Abraham knew that God had a special purpose for his son Isaac. He had been miraculously born to Abraham and Sarah in their old age. The Lord had said that his covenant promises would be fulfilled through Isaac. When the Lord had tested Abraham’s faith by telling him to sacrifice Isaac, he was pleased with Abraham’s obedient response and he kept him from following through with the sacrifice. Isaac was spared when the Lord provided a male sheep as a substitutionary offering. Even though Abraham had other children, Isaac was considered to be the “only” son, the beloved son, the son of promise.
It is not surprising, then, that when the time came for Isaac to marry, the aged patriarch Abraham wanted to do all he could to insure that a suitable bride could be found for his son. Isaac’s bride would be the mother of Abraham’s descendants who would occupy the promised land. In one of the most beautiful stories in the Old Testament, Abraham assigned to his personal servant the task of locating a bride for Isaac and bringing her to him (Genesis 24:1-67).
This story has important lessons for us about God’s purpose, and his providential care in accomplishing his purpose. That is why I want to explore it here in a few installments, beginning today.
Genesis 24 opens with the statement that “Abraham was now very old and the Lord had blessed him in every way.” This makes me think of all the ways the Lord has blessed me throughout my life. How about you? Let’s remember to thank him regularly for his protection, provision, for his guidance and care.
God had blessed Abraham with a beautiful wife, Sarah, with great wealth, with a beloved son, Isaac, and with a reputation among his neighbors as a “mighty prince.”
Abraham summoned his chief servant, the one who was in charge of his household. The servant was given the commission to find a bride for Isaac, Abraham’s heir. Derek Kidner points out that he is an attractive person because of “his quiet good sense, his piety and faith, his devotion to his employer, and his firmness in seeing the matter through.”
As he instructed his servant, Abraham asked him to swear in the name of God that he would fulfill the charge. What he said gives us an idea of his view of God (Genesis 24:3). He is the Lord, Yahweh, the God of the covenant, who keeps his promises. The Lord is the God of heaven. He is the ruler of the glorious invisible realm of heaven, reigning in power over the universe.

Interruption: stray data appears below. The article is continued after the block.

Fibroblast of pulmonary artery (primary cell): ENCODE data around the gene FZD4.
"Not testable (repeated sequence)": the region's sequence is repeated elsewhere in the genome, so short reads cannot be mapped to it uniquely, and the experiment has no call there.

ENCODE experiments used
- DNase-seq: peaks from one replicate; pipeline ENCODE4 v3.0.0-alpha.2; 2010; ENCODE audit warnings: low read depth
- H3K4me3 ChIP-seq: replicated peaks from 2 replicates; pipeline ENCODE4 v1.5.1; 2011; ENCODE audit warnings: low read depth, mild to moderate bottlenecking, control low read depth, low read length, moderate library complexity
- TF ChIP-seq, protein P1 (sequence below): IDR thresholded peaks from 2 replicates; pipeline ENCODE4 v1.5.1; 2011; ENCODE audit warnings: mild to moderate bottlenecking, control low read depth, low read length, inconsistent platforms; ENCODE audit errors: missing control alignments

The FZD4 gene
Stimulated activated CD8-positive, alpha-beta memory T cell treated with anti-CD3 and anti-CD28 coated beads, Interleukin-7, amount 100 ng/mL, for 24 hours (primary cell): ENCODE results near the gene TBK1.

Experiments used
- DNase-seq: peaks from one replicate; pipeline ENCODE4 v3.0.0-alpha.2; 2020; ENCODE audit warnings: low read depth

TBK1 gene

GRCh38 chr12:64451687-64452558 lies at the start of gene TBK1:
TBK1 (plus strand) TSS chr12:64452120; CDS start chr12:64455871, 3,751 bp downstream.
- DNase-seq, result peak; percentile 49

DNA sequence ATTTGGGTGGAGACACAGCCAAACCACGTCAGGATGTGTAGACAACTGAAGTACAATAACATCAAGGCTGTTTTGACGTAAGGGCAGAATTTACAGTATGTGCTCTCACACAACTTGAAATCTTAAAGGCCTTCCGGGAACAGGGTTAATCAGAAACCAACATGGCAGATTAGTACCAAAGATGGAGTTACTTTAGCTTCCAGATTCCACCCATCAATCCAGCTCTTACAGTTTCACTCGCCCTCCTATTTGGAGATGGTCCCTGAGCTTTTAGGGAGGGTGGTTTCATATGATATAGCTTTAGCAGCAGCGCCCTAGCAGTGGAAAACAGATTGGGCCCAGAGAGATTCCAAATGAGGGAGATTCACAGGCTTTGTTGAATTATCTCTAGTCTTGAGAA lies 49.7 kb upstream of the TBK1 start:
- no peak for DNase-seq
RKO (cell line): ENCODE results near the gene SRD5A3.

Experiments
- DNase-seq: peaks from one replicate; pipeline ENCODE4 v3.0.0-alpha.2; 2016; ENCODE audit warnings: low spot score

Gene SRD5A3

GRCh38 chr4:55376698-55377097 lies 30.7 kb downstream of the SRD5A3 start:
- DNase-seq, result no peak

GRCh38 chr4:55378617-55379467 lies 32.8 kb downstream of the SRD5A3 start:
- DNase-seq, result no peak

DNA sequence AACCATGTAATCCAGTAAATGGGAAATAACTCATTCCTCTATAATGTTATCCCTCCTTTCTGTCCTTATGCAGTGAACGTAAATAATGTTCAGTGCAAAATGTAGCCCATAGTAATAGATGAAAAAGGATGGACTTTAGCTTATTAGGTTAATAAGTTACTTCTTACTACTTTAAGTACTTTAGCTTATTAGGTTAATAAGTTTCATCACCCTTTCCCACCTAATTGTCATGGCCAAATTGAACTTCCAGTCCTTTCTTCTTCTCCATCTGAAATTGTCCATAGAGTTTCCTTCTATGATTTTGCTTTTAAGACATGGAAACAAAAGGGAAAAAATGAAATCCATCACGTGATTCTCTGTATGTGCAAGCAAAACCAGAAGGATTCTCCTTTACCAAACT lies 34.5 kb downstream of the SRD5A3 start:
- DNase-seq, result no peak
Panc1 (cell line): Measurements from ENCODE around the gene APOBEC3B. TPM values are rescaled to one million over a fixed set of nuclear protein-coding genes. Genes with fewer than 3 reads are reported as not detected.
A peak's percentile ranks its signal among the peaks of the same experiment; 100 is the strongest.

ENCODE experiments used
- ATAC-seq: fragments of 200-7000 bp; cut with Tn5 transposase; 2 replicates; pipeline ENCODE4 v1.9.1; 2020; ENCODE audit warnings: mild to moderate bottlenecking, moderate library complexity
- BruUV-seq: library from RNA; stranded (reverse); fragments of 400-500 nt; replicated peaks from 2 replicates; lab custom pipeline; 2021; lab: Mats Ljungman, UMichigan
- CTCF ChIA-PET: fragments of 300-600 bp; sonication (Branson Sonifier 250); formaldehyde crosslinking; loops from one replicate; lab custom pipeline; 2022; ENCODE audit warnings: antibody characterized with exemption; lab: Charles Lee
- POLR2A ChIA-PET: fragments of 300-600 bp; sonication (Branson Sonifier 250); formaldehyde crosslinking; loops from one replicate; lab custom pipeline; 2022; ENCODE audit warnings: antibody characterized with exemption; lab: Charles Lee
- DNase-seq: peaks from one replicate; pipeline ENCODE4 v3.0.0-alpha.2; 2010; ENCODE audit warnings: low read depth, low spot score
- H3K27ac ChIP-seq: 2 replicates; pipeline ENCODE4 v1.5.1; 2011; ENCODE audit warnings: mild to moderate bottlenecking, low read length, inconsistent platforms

He is also the God of earth, who takes an interest in the concerns of all his people, guiding and providing. He spoke words of assurance and faith to his servant. “The Lord, the God of heaven, who brought me out of my father’s household and out of my native land and who spoke to me and promised me on oath, saying, ‘To your offspring I will give this land’ — he will send his angel before you” (Genesis 24:7).
Here are a few thoughts in response to this. God has a purpose for our lives and he wants us to cooperate with his purpose. The New Testament gives us plenty of guidance about God’s purpose, what he wants us to know about him and how he wants us to live for him.
Our lives have significance and value. We matter to God. As we shall learn from this important story, God is willing to hear our prayers and arrange circumstances so that our lives may accomplish his purpose. Abraham trusted the promise of God for his son Isaac. We may trust him too.
God is both the sovereign ruler of heaven, and the Lord of earth. He is both transcendent and immanent, distant and near. Worship and obedience are the correct responses to such a God.
Pastor Randy Faulkner